In today’s lesson from I Corinthians, the apostle Paul speaks in athletic language. He tells us the life of faith is like running a marathon race. In an Olympic marathon, many runners compete, but there’s only one winner who gets the gold medal. Here in a way Paul’s metaphor breaks down. Why? Because as Christians we’re not really competing with each other—at least I hope we’re not. In Jesus’ eyes, we’re all equals through our baptism. You and me, every Christian is on Christ’s winning team—we’re all winners.

   Once upon a time, in the old days, life was pretty clear-cut, divided up into winners and losers. Some would win every time, while others would lose every time. Today there is a lot of emphasis away from competition; even games are created to cooperate and work together rather than compete. Now, for the most part, this emphasis can be healthy, and boost our self-esteem. Nevertheless, in every life, including yours and mine, we face failure. Failure all the time is not good or healthy—we all know that. Yet, on occasion, failure is good and even healthy. Why? Because it humbles us, keeps us human, and more compassionate towards others who fail. Sometimes failure is also our best teacher. Our mistakes hopefully teach us what we need to do to be successful in the future. On the other hand, winning all the time is not healthy or good either—we all know that too. Winning all the time can make us prime donnas. We can live life as if we must be on centre stage in the limelight every day. Moreover, our pride in winning can become our downfall by making us erroneously believe that “we did it all, we are gods and goddesses, indispensable, immortal. We earn our salvation.”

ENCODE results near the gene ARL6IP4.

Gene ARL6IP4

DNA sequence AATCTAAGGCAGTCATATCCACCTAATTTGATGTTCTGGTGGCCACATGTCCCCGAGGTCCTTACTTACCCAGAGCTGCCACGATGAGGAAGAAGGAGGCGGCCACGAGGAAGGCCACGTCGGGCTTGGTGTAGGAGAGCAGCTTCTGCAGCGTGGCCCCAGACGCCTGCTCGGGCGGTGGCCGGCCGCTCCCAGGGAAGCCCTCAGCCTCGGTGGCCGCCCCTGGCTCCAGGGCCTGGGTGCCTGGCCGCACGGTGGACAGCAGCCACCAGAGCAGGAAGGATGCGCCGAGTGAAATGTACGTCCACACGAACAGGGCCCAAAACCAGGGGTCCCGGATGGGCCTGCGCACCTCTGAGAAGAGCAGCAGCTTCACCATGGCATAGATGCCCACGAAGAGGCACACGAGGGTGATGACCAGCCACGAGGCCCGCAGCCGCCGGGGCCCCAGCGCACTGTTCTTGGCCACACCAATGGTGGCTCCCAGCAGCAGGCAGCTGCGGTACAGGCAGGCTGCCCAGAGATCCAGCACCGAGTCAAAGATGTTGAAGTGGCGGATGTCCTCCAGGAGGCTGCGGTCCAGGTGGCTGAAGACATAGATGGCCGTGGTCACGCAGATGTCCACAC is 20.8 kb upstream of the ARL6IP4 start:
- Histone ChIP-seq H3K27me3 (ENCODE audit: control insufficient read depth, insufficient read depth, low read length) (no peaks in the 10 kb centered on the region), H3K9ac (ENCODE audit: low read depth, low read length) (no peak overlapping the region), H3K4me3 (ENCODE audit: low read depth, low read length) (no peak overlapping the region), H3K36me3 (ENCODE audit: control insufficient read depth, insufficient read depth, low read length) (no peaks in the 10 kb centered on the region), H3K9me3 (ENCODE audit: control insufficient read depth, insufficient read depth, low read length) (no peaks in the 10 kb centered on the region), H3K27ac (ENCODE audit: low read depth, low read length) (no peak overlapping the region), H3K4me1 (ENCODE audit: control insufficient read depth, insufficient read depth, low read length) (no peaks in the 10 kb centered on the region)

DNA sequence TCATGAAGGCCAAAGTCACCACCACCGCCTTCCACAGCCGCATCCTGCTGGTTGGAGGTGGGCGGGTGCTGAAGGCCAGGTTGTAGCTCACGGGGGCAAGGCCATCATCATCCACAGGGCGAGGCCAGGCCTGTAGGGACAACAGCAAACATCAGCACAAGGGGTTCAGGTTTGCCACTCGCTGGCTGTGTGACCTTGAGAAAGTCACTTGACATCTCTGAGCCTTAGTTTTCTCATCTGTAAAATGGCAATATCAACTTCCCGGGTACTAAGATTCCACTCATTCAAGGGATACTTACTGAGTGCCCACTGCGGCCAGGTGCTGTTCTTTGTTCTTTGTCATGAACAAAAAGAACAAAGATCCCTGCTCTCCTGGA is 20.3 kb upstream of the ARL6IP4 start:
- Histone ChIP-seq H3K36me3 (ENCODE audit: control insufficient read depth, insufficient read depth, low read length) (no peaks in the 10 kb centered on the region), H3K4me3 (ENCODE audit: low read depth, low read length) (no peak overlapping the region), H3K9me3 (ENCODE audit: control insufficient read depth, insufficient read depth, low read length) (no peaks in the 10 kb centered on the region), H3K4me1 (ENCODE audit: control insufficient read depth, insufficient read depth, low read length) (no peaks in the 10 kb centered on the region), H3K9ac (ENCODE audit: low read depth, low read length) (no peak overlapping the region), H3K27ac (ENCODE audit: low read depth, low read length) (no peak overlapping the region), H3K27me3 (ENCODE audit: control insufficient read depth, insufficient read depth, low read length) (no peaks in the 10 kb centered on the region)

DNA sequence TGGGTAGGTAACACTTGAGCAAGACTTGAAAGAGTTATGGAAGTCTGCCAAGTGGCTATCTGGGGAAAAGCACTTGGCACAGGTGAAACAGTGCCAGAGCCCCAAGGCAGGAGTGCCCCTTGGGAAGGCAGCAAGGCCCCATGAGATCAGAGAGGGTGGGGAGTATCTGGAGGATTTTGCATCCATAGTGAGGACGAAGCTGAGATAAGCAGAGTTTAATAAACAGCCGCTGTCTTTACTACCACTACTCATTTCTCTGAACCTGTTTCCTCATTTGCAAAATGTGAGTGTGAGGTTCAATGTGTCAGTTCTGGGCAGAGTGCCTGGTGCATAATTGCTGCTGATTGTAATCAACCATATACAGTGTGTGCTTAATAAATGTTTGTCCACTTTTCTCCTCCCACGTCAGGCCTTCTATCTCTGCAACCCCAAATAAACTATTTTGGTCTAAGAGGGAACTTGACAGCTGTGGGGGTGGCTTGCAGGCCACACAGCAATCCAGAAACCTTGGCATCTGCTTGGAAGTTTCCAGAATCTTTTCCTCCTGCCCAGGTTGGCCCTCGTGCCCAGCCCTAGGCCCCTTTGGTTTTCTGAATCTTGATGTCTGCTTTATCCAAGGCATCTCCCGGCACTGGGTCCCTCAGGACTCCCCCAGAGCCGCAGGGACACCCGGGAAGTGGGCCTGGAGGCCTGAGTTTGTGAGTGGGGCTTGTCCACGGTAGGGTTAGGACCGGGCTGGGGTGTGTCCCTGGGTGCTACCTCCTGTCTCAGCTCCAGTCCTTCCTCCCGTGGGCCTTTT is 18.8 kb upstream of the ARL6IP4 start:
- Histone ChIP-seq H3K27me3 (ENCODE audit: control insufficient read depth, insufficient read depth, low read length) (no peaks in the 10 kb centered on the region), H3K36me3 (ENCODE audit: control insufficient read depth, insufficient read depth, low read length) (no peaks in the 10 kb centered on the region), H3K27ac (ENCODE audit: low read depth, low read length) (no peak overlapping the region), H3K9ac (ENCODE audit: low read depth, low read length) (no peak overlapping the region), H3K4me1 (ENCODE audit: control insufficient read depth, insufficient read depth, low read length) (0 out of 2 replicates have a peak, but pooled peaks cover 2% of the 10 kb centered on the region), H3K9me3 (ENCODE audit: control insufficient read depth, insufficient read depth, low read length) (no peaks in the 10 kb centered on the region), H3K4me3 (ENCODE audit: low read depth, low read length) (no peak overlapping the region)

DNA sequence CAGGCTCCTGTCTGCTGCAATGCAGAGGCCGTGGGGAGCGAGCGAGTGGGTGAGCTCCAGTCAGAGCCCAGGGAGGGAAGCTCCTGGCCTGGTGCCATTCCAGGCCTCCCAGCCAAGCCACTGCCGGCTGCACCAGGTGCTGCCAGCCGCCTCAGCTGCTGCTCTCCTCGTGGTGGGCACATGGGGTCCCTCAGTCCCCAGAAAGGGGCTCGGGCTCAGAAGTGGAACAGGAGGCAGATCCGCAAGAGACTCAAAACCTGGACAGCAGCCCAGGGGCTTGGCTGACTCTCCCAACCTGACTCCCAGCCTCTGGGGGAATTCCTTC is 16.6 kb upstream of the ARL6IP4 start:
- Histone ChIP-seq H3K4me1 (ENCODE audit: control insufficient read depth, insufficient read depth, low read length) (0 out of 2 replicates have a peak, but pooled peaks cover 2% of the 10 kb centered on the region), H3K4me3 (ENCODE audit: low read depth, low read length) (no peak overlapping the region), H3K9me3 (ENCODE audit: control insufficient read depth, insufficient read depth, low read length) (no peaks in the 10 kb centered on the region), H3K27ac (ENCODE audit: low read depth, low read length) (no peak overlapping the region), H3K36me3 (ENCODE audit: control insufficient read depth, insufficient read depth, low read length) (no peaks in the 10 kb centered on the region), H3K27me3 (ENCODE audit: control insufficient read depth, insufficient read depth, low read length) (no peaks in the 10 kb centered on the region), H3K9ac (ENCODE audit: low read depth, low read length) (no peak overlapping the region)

Paul is correct our life can be like a marathon race. In order to stay in the race, we train. The training is constant. We practice, practice and practice some more. The endurance test some days is hard. Other days we find it boring. Yet other days working out hurts like Hades. Do we feel like practicing every day? Not likely! Is the endless repetition ever fun? Well, yes, maybe on the odd day. Until a day comes when the practicing does become easier, we’re finally “in shape.” We discover then that it’s true, total health involves our body, mind, soul and spirit.